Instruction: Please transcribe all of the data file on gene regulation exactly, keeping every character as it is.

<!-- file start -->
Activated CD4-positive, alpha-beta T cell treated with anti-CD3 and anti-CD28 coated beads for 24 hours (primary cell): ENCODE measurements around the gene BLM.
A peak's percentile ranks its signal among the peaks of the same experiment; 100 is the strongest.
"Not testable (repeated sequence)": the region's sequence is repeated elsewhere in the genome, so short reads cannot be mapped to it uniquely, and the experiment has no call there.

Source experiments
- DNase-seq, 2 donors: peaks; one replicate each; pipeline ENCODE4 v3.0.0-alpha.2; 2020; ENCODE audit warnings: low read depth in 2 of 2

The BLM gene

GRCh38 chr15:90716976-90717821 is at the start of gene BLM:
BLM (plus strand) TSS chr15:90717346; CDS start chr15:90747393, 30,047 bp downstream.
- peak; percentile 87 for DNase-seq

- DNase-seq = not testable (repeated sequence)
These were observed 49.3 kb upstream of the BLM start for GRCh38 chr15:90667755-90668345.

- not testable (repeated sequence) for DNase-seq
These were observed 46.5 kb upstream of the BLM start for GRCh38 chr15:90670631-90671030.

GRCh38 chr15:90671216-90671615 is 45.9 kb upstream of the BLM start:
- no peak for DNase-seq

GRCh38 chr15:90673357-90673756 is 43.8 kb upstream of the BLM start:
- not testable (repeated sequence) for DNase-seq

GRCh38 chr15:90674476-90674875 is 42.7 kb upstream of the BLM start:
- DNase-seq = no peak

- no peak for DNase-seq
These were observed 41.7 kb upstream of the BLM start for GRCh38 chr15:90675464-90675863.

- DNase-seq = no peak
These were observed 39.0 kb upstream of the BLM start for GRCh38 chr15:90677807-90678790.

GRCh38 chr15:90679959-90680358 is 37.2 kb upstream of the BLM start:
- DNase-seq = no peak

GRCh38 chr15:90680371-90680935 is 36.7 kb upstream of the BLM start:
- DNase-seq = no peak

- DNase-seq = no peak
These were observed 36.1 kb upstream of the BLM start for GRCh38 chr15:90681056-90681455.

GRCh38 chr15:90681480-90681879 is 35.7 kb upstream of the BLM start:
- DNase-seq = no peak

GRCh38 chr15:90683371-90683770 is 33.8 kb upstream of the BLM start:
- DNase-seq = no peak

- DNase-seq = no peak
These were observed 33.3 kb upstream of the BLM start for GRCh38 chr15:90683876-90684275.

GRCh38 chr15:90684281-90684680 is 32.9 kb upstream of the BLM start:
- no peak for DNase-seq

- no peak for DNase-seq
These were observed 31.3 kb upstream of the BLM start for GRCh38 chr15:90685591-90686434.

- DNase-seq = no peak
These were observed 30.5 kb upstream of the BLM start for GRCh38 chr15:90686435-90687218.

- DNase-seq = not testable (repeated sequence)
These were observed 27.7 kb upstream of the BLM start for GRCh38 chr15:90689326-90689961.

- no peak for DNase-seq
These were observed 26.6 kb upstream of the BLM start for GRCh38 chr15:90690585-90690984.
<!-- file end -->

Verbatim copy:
Activated CD4-positive, alpha-beta T cell treated with anti-CD3 and anti-CD28 coated beads for 24 hours (primary cell): ENCODE measurements around the gene BLM.
A peak's percentile ranks its signal among the peaks of the same experiment; 100 is the strongest.
"Not testable (repeated sequence)": the region's sequence is repeated elsewhere in the genome, so short reads cannot be mapped to it uniquely, and the experiment has no call there.

Source experiments
- DNase-seq, 2 donors: peaks; one replicate each; pipeline ENCODE4 v3.0.0-alpha.2; 2020; ENCODE audit warnings: low read depth in 2 of 2

The BLM gene

GRCh38 chr15:90716976-90717821 is at the start of gene BLM:
BLM (plus strand) TSS chr15:90717346; CDS start chr15:90747393, 30,047 bp downstream.
- peak; percentile 87 for DNase-seq

- DNase-seq = not testable (repeated sequence)
These were observed 49.3 kb upstream of the BLM start for GRCh38 chr15:90667755-90668345.

- not testable (repeated sequence) for DNase-seq
These were observed 46.5 kb upstream of the BLM start for GRCh38 chr15:90670631-90671030.

GRCh38 chr15:90671216-90671615 is 45.9 kb upstream of the BLM start:
- no peak for DNase-seq

GRCh38 chr15:90673357-90673756 is 43.8 kb upstream of the BLM start:
- not testable (repeated sequence) for DNase-seq

GRCh38 chr15:90674476-90674875 is 42.7 kb upstream of the BLM start:
- DNase-seq = no peak

- no peak for DNase-seq
These were observed 41.7 kb upstream of the BLM start for GRCh38 chr15:90675464-90675863.

- DNase-seq = no peak
These were observed 39.0 kb upstream of the BLM start for GRCh38 chr15:90677807-90678790.

GRCh38 chr15:90679959-90680358 is 37.2 kb upstream of the BLM start:
- DNase-seq = no peak

GRCh38 chr15:90680371-90680935 is 36.7 kb upstream of the BLM start:
- DNase-seq = no peak

- DNase-seq = no peak
These were observed 36.1 kb upstream of the BLM start for GRCh38 chr15:90681056-90681455.

GRCh38 chr15:90681480-90681879 is 35.7 kb upstream of the BLM start:
- DNase-seq = no peak

GRCh38 chr15:90683371-90683770 is 33.8 kb upstream of the BLM start:
- DNase-seq = no peak

- DNase-seq = no peak
These were observed 33.3 kb upstream of the BLM start for GRCh38 chr15:90683876-90684275.

GRCh38 chr15:90684281-90684680 is 32.9 kb upstream of the BLM start:
- no peak for DNase-seq

- no peak for DNase-seq
These were observed 31.3 kb upstream of the BLM start for GRCh38 chr15:90685591-90686434.

- DNase-seq = no peak
These were observed 30.5 kb upstream of the BLM start for GRCh38 chr15:90686435-90687218.

- DNase-seq = not testable (repeated sequence)
These were observed 27.7 kb upstream of the BLM start for GRCh38 chr15:90689326-90689961.

- no peak for DNase-seq
These were observed 26.6 kb upstream of the BLM start for GRCh38 chr15:90690585-90690984.